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On Russian Music

Richard Taruskin (Author)


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Over the past four decades, Richard Taruskin's publications have redefined the field of Russian-music study. This volume gathers thirty-six essays on composers ranging from Bortnyansky in the eighteenth century to Tarnopolsky in the twenty-first, as well as all of the famous names in between. Some of these pieces, like the ones on Chaikovsky's alleged suicide and on the interpretation of Shostakovich's legacy, have won fame in their own right as decisive contributions to some of the most significant debates in contemporary musicology. An extensive introduction lays out the main issues and a justification of Taruskin's approach, seen both in the light of his intellectual development and in that of the changing intellectual environment, which has been particularly marked by the end of the cold war in Europe.
preface: against utopia / ix

1. Et in Arcadia Ego; or, I Didn’t Know I Was Such a Pessimist until I Wrote This Thing (a talk) / 1

From the New York Times, mostly
2. Only Time Will Cover the Taint / 21
3. “Nationalism”: Colonialism in Disguise? / 25
4. Why Do They All Hate Horowitz? / 30
5. Optimism amid the Rubble / 37
6. A Survivor from the Teutonic Train Wreck / 43
7. Does Nature Call the Tune? / 46
8. Two Stabs at the Universe / 51
Away with the Ives Myth: The “Universe” Is Here at Last / 51
Out of Hibernation: Ives’s Mythical Beast / 55
9. In Search of the “Good” Hindemith Legacy / 60
10. Six Times Six: A Bach Suite Selection / 66
11. A Beethoven Season? / 71
12. Dispelling the Contagious Wagnerian Mist / 81
13. How Talented Composers Become Useless / 86
14. Making a Stand against Sterility / 94
15. A Sturdy Musical Bridge to the Twenty-first Century / 98
16. Calling All Pundits: No More Predictions! / 104
17. In The Rake’s Progress, Love Conquers (Almost) All / 109
18. Markevitch as Icarus / 118
19. Let’s Rescue Poor Schumann from His Rescuers / 124
20. Early Music: Truly Old-Fashioned at Last? / 129
21. Bartók and Stravinsky: Odd Couple Reunited? / 133
22. Wagner’s Antichrist Crashes a Pagan Party / 138
23. A Surrealist Composer Comes to the Rescue of Modernism / 144
24. Corraling a Herd of Musical Mavericks / 153
25. Can We Give Poor Orff a Pass at Last? / 161
26. The Danger of Music and the Case for Control / 165
27. Ezra Pound: A Slim Sound Claim to Musical Immortality / 181
28. Underneath the Dissonance Beat a Brahmsian Heart / 186
29. Enter Boris Goudenow, Just 295 Years Late / 191

For the New Republic, mostly
30. The First Modernist / 195
31. The Dark Side of the Moon / 202
32. Of Kings and Divas / 217
33. The Golden Age of Kitsch / 241
34. No Ear for Music: The Scary Purity of John Cage / 261
35. Sacred Entertainments / 280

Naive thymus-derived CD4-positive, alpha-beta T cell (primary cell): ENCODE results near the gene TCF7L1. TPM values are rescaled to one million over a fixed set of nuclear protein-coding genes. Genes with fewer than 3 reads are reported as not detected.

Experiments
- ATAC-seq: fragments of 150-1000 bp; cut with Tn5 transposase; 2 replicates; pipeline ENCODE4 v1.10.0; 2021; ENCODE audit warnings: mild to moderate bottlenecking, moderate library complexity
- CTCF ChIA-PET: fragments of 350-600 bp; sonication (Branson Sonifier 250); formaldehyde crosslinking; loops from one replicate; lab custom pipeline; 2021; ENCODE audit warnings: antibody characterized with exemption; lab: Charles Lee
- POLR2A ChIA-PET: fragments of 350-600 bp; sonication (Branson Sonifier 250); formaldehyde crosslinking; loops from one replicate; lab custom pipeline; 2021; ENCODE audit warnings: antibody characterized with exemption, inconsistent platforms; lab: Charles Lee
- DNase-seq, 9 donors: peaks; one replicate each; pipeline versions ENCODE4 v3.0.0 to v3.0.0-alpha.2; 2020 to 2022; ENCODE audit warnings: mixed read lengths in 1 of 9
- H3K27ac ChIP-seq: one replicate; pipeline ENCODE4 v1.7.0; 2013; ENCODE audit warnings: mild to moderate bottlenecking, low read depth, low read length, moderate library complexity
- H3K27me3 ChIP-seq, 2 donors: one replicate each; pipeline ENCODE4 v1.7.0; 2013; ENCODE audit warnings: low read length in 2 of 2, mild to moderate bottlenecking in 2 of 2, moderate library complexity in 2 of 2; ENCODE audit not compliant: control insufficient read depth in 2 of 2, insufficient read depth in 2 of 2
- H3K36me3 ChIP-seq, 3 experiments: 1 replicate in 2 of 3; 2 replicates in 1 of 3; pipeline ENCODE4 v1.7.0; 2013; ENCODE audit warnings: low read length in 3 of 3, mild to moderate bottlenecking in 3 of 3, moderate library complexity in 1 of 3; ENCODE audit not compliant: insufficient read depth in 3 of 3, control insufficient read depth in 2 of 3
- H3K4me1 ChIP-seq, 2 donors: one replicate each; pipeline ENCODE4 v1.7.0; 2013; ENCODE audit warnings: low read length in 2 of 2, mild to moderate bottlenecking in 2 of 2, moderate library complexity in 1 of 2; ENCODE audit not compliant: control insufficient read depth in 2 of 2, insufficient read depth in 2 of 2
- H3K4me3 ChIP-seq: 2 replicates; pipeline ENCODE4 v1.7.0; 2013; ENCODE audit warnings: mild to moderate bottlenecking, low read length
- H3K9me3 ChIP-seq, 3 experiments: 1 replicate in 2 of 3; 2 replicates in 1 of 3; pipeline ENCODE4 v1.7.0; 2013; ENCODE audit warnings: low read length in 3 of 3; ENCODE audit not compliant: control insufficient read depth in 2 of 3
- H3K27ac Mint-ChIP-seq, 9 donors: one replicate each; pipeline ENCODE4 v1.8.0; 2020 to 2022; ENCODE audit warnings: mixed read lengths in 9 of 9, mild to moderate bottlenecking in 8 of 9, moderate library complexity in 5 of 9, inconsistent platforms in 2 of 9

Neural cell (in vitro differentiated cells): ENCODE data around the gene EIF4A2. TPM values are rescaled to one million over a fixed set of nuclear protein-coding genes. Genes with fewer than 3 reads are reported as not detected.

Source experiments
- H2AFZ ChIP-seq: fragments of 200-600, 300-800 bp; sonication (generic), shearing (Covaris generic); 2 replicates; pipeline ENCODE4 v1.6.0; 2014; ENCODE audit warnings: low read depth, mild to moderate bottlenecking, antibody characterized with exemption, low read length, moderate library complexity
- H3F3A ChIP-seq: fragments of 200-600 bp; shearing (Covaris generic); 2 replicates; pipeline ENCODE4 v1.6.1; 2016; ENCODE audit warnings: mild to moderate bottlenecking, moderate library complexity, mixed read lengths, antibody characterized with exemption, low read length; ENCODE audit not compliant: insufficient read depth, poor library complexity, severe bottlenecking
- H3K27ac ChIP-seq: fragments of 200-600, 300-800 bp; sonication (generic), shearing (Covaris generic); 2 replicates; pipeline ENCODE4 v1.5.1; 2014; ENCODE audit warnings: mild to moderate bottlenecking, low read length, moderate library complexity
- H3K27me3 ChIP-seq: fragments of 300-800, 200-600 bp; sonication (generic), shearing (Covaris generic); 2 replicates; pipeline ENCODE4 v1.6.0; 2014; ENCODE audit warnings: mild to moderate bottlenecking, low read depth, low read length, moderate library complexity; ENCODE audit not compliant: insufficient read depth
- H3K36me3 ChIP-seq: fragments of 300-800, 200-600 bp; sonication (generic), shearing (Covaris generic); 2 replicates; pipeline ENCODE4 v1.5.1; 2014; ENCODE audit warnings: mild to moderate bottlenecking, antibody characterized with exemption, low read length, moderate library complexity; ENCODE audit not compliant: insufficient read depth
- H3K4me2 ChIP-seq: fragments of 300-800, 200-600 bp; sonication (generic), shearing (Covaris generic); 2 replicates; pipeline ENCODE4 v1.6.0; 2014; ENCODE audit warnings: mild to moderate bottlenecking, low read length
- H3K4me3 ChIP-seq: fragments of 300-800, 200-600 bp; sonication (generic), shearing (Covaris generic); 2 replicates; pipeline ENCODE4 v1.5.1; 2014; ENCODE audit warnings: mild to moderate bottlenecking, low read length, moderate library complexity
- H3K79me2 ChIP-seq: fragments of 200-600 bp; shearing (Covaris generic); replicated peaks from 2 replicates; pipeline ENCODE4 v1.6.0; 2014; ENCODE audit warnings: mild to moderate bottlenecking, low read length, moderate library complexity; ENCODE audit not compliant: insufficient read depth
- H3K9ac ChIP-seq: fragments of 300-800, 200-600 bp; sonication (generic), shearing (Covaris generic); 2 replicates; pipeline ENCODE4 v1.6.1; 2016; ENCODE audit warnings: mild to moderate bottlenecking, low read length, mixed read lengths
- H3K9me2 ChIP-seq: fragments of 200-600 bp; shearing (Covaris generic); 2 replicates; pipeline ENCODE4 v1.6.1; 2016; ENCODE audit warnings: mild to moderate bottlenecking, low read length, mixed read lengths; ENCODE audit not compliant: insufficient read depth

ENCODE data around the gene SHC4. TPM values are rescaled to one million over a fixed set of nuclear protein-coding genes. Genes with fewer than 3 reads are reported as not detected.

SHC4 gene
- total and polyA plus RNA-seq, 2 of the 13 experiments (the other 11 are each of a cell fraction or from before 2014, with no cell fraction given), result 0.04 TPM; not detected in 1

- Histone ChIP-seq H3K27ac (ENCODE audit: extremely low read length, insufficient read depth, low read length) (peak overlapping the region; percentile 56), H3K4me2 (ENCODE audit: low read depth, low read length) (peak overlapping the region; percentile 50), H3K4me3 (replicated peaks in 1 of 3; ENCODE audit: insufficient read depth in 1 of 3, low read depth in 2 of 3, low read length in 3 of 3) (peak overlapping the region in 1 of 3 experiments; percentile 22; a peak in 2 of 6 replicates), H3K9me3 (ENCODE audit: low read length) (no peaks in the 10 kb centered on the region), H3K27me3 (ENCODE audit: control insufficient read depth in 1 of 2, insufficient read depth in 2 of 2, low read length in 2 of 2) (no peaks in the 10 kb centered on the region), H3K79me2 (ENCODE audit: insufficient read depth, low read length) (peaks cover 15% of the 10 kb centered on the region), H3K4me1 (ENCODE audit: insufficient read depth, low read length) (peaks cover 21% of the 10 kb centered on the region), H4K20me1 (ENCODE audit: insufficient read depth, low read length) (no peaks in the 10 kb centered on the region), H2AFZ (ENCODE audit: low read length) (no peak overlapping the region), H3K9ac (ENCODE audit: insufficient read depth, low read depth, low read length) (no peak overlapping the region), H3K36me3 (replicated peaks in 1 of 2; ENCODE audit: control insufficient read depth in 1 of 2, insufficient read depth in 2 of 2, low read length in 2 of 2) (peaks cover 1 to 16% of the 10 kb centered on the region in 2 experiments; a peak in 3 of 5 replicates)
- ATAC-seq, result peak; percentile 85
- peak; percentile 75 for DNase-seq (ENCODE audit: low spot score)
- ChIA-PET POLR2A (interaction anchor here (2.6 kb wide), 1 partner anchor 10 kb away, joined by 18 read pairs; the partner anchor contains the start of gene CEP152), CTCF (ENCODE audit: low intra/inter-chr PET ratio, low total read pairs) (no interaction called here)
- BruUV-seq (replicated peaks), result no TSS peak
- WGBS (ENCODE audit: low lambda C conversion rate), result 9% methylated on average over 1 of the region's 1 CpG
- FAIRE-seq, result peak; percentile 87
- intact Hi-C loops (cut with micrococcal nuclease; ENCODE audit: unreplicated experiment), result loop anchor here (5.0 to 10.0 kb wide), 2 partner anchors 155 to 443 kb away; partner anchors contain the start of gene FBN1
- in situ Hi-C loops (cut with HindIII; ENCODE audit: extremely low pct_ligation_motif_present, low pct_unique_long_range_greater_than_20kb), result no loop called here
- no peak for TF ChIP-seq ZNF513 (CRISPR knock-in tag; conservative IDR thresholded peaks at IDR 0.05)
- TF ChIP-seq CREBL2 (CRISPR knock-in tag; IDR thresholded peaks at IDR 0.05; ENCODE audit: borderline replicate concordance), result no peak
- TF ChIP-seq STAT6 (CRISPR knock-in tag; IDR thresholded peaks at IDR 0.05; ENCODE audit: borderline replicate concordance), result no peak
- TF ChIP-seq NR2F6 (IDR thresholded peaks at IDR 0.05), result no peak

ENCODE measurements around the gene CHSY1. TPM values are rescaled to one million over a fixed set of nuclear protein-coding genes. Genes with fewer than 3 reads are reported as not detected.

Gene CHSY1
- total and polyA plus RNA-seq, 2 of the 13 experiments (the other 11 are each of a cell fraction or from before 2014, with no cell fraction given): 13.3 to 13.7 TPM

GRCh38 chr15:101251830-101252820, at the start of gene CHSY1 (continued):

36. The Poietic Fallacy / 301
37. The Musical Mystique: Defending Classical Music against Its Devotees / 330

From the scholarly press
38. Revising Revision / 354
39. Back to Whom? Neoclassicism as Ideology / 382
40. She Do the Ring in Different Voices / 406
41. Stravinsky and Us / 420

42. Setting Limits (a talk) / 448

index / 000
Richard Taruskin's many books also include The Oxford History of Western Music, and Defining Russia Musically.
“[Taruskin’s] command of this subject is surely unparalleled. . . . This is an authoritative, consistently challenging, deeply engaging volume of essays - very strongly recommended.”—Philip Borg-Wheeler Classical Music Magazine
“Very entertaining.”—Michael Kimmelman New York Review Of Books
“[Taruskin’s essays] demonstrate his remarkable ability to address both professionals and general readers alike, facilitated by his enviable (and far too rare) gift for conveying complex information in a concise, accessible manner. This collection serves as an essential compendium of Taruskin’s writings on Russian music, many of them updated with new, informative postscripts.”—Notes
“Whether [Taruskin is] validating Susan McClary's sexist charges at Beethoven or implicitly acknowledging his debt to Donald Francis Tovey, reading his essays will make you a better, smarter person.”—Huffington Post
"Taruskin's autobiographical reflections of his engagement with Russian music are fascinating. The author's pre-eminent stature in this field of studies is justification enough for issuing such a collection, and the range of materials is considerable."—Laurel E. Fay, author of Shostakovich: A Life

"The scholarship and writing style in this book are up to Taruskin's usual superior standard. It is especially impressive to see the assurance and acute sense for the important issues at the heart of the topic in the earliest essays."—Sanna Pederson, University of Oklahoma

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